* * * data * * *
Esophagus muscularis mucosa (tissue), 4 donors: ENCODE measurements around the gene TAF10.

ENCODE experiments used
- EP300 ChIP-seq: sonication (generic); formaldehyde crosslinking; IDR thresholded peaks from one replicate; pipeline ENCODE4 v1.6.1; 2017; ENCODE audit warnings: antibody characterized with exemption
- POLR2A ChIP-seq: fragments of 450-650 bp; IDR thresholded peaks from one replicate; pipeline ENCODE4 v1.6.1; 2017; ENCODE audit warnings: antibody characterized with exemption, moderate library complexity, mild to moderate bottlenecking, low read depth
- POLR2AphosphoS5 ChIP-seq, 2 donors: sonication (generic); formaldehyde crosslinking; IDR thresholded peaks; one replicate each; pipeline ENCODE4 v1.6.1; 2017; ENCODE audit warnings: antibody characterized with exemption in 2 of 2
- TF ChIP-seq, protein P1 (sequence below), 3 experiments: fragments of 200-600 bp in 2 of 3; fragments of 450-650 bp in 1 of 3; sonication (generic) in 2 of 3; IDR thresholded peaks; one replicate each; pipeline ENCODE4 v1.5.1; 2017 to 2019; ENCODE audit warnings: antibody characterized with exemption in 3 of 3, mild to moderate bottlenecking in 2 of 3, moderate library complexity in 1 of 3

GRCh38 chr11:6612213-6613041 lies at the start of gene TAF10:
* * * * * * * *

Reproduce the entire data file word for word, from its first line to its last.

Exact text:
Esophagus muscularis mucosa (tissue), 4 donors: ENCODE measurements around the gene TAF10.

ENCODE experiments used
- EP300 ChIP-seq: sonication (generic); formaldehyde crosslinking; IDR thresholded peaks from one replicate; pipeline ENCODE4 v1.6.1; 2017; ENCODE audit warnings: antibody characterized with exemption
- POLR2A ChIP-seq: fragments of 450-650 bp; IDR thresholded peaks from one replicate; pipeline ENCODE4 v1.6.1; 2017; ENCODE audit warnings: antibody characterized with exemption, moderate library complexity, mild to moderate bottlenecking, low read depth
- POLR2AphosphoS5 ChIP-seq, 2 donors: sonication (generic); formaldehyde crosslinking; IDR thresholded peaks; one replicate each; pipeline ENCODE4 v1.6.1; 2017; ENCODE audit warnings: antibody characterized with exemption in 2 of 2
- TF ChIP-seq, protein P1 (sequence below), 3 experiments: fragments of 200-600 bp in 2 of 3; fragments of 450-650 bp in 1 of 3; sonication (generic) in 2 of 3; IDR thresholded peaks; one replicate each; pipeline ENCODE4 v1.5.1; 2017 to 2019; ENCODE audit warnings: antibody characterized with exemption in 3 of 3, mild to moderate bottlenecking in 2 of 3, moderate library complexity in 1 of 3

GRCh38 chr11:6612213-6613041 lies at the start of gene TAF10: